For me, Jane Austen inspired so much more than the character's flaws/nuances of personality, she opened the door for me to take a wider berth in my storytelling.  I'll turn canon on its head, making our Jane evil, instead of the goodhearted sap I sometimes feel she is.  I'll enjoy giving the reader a wonderful Mrs. Bennet if JA's character helps to tell the tale of pride and/or prejudice, forgiveness and or/atonement.

  

As I write, and without even realizing it, nuances of Miss Austen's message somehow always comes through.  Yes, even in a modern setting.  That is why I make the case for The Modern Mr. Darcy.  Just as Miss Austen wrote for her "modern" audience - her contemporaries - I, too, do so.  That's the universal, almost cliche, beauty of canon. It's timeless. Whether it be 1813, 1943 or 2015, the messages are profoundly demonstrative of human nature: men, women, love, family, place in society, kindness, ridiculous, and arrogance. And let's not forget that which has been around since the dawn of mankind: Pride and Prejudice.

Here's a small part of a scene from Lucky 13, Chapter 20 to demonstrate what I mean.


Elizabeth lay on the sofa absently flicking the cable remote with lighting speed, looking for just the right sappy Christmas movie guaranteed to leave her a blubbering fool. She needed a damn good cry, but it just wouldn’t come. It was three in the afternoon on the Saturday following her nightmare fight with Darcy, and she lacked initiative even to consider appearing at the gym. The massive amounts of sugar cookie crumbs and sprinkles on her chest, sofa and floor were telltale evidence. Apart from her stomachache and the throbbing headache from too many glasses of wine she consumed throughout the night, she felt numb.
Moreover, her numbness wasn’t just from her own romantic quagmire. She was still deadened from the phone call she had received from Jane late last night or technically speaking, the wee early hours today.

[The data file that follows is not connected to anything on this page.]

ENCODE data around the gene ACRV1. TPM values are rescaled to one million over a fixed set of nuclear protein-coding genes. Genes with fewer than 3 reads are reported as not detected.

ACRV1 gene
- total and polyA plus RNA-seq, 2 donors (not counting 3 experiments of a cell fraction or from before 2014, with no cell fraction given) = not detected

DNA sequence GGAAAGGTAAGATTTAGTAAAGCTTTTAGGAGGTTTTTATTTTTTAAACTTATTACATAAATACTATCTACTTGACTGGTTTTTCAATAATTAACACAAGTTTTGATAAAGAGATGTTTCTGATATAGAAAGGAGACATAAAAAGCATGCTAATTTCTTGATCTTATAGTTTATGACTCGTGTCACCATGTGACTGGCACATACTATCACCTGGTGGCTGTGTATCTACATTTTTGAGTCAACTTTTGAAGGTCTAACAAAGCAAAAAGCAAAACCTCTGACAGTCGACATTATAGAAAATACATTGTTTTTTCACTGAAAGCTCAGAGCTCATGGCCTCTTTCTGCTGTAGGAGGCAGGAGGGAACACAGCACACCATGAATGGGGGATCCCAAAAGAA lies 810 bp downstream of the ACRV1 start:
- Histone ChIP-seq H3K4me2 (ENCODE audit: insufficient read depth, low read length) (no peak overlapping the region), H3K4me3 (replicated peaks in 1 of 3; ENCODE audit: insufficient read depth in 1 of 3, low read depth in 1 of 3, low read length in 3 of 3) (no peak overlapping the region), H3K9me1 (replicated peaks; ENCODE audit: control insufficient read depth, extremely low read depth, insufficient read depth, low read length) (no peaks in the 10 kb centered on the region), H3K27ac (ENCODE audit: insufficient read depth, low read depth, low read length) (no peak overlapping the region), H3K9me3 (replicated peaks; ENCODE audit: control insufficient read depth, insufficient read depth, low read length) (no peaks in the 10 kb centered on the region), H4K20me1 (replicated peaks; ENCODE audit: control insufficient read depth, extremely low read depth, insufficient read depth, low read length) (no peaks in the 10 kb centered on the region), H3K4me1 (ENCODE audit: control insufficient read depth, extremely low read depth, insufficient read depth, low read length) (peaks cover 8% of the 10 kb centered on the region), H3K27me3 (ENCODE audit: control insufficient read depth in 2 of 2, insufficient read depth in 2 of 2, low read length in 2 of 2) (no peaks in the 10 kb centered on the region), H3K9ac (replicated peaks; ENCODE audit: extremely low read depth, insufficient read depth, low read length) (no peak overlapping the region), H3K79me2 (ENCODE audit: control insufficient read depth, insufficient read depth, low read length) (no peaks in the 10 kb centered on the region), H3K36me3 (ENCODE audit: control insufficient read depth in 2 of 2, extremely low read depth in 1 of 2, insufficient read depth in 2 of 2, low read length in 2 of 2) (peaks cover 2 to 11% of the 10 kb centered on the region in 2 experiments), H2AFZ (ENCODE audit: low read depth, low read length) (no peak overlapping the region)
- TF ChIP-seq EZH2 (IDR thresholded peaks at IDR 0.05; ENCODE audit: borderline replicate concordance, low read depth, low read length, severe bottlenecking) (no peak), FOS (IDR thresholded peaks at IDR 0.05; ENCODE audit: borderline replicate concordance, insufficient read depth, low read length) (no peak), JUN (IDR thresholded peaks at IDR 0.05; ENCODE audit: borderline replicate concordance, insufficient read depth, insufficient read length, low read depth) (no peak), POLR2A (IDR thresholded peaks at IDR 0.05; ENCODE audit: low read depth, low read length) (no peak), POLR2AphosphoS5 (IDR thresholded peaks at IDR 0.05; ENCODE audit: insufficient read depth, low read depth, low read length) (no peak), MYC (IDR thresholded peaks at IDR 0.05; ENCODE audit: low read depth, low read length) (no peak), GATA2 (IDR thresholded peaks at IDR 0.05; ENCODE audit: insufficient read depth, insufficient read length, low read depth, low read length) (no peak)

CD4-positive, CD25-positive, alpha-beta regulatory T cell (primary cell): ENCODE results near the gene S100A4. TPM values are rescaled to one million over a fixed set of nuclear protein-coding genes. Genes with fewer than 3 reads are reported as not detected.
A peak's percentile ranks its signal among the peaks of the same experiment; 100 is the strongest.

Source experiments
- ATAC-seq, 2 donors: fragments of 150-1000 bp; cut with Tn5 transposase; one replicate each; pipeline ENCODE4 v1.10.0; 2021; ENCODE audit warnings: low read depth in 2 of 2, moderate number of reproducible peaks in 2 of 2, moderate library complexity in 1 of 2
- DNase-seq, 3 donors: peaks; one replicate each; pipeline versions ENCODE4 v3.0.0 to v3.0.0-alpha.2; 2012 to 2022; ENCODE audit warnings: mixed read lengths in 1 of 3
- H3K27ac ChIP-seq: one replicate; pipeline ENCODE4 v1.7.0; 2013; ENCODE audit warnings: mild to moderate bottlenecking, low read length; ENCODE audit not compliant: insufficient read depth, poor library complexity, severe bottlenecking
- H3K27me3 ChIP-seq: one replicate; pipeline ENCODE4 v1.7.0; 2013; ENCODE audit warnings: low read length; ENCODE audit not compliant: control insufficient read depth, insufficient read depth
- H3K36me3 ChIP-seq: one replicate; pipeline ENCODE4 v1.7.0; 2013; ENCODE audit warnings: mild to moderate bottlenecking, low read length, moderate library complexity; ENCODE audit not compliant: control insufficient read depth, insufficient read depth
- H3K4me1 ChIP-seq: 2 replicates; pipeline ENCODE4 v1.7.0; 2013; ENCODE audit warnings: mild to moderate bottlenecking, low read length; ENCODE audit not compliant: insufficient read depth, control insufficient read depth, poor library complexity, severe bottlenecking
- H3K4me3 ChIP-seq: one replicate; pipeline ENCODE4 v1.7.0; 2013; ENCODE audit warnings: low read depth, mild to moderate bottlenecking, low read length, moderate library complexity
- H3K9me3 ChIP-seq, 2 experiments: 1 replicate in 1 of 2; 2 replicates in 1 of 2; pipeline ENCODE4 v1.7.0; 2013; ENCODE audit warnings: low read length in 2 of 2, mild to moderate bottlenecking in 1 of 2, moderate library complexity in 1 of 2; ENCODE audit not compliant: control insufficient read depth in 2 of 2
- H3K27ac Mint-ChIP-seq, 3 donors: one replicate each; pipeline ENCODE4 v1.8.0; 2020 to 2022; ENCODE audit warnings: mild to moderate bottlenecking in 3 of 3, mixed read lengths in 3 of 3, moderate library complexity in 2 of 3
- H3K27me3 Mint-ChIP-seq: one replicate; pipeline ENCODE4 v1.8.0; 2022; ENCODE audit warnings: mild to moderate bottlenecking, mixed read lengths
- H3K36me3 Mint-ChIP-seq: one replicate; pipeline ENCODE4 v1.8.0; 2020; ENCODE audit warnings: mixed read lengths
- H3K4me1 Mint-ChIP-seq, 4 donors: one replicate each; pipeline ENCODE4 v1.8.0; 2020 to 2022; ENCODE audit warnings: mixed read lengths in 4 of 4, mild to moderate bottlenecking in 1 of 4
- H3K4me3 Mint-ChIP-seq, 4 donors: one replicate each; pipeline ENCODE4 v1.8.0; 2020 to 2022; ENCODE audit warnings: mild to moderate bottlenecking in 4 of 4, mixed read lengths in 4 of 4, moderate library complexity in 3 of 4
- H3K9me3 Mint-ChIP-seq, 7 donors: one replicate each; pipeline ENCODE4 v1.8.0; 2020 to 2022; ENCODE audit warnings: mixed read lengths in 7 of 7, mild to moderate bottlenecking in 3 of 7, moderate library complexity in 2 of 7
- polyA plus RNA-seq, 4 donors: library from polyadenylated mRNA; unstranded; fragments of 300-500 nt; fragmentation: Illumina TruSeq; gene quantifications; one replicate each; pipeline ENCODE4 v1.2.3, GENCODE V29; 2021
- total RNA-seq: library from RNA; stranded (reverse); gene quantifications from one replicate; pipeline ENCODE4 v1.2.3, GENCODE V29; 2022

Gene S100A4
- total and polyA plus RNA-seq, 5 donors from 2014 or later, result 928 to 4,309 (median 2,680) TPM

Simply put, Charlie had called off the wedding and Jane was an emotional wreck. There was more – Jane found out she is pregnant and doesn’t have the guts to tell him now. More secrets, more than even Elizabeth had the strength to deal with. When she received her sister’s call, it took everything in her power to refrain from giving her a piece of her mind, but the pieces of her mind were muddled and spent and already put through the ringer. All she could muster was compassion for her not-so-perfect sister whose world was unexpectedly crashing down upon her. Yeah, she knew what that felt like – her own carefully constructed walls were tumbling down, too.
Even as angry as she was with Jane for sleeping with John, sisterly love propelled her to rise above her own problems. At one in the morning, she had been willing to hop in a cab down to TriBeCa, but Jane insisted she could survive the pain alone. Whether it was martyrdom, wallowing or pure panic wasn’t clear. Whether or not it was a passive-aggressive page taken from their mother’s playbook also remained to be seen. When asked of Charlie’s reasoning for calling off the wedding, he cryptically told Jane that upon learning some things about her, he couldn’t live with them for the rest of his life. He stated he “… never expected such behavior from her.”
The proverbial shoe had dropped. Jane’s foray into the world of Playboy must have finally been outted. Of course, Elizabeth couldn’t help her knee-jerk reaction to place the blame at Darcy’s feet, assuming that in his vengeful anger toward her, and under the misguided responsibility of being ‘the best man’, he must have told Charlie of his fiancĂ©e’s dalliance with soft-core pornography.
With the consumption of her first glass of Riesling, that angry conclusion was dismissed as quickly as it came. During the second glass, she found herself softening her condemnation when she began to logically compile a sloppily written timeline, which now sat, front and center, between her empty wine glass and cell phone.
Once the third glass was nearly finished, Darcy had been exonerated and the memories of that pleading look of love he had given her in the museum when he proclaimed, “I love you,” had burned into her mind’s eye. Therefore, it would appear here that the consumption of alcohol had actually benefitted Darcy in the long run.